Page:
“Kayla wasn’t doing anything,” Cook said. “Callie’s a bigger block. Callie’s been practicing really well. So we just thought we’d try to change it up and I thought Callie did a nice job.”
Nebraska got off to a good start in set three as Rodriguez served an ace, Nebraska’s first of the match, to put the Huskers up 5-3. Ohio State turned the tables with a 6-0 run, however, featuring three kills and three Nebraska attack errors.
Nebraska tied it up at 10-10 and three more ties followed before the Huskers used a 4-1 run to take a 19-16 lead. After a Buckeye timeout, Ohio State used a 5-2 spurt to tie it up again at 21-21. The teams traded sideouts from there until Rader stepped up again with two more kills to close it out and complete the sweep.
Ohio State out-hit Nebraska .306 to .167 in the third set as Rader accounted for eight of the Buckeyes’ 16 kills. Kubik put down five more kills to lead the Huskers once again.
“There’s wasn’t much to talk about,” Cook said about the locker room after the loss. “Ohio State played great, we give them credit, and we’ve got to start getting better. Now we’ll get a week to train a little bit. It’s a long road trip and we need some training time because I think we’ve lost some of the things that were making us play at a really high level and we’ve got to get better.”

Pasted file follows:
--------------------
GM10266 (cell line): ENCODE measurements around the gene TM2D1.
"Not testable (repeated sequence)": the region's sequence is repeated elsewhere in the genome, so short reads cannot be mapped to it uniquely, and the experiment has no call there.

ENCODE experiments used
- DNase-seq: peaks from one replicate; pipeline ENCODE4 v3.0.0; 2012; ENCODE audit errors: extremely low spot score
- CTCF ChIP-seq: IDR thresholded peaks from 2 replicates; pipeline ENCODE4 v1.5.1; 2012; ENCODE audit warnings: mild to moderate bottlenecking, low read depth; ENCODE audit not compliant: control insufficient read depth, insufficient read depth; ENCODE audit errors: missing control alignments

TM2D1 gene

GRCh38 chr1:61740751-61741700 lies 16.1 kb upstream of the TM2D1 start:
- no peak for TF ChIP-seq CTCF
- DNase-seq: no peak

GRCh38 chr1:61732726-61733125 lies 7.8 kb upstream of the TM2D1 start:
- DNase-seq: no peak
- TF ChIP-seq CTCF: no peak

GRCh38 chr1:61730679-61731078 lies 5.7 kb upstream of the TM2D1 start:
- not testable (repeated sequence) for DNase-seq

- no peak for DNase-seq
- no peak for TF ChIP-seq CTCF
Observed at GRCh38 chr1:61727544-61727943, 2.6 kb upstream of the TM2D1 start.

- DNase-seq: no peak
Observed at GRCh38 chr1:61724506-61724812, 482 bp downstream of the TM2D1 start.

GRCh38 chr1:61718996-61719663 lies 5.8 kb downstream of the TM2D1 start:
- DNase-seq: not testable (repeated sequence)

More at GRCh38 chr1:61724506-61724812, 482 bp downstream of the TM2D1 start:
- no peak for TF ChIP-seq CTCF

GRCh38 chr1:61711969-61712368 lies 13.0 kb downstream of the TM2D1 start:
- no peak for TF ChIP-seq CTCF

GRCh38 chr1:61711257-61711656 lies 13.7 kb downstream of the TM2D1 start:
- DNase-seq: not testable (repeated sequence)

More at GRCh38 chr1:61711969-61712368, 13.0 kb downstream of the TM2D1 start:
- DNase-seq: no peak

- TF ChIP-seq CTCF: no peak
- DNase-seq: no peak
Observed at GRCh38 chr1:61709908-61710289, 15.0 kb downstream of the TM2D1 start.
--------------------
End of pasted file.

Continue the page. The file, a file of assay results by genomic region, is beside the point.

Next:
Nebraska will get nearly a full week off before returning to the court at the Devaney Center on Friday to host Maryland.
Jacob is in his third year with Hail Varsity covering Husker athletics. He has also written extensively for SB Nation’s Bright Side of the Sun and The Creightonian. His love of basketball can best be described as an obsession and if you need to find him, he’s probably in a gym somewhere watching, coaching or playing hoops.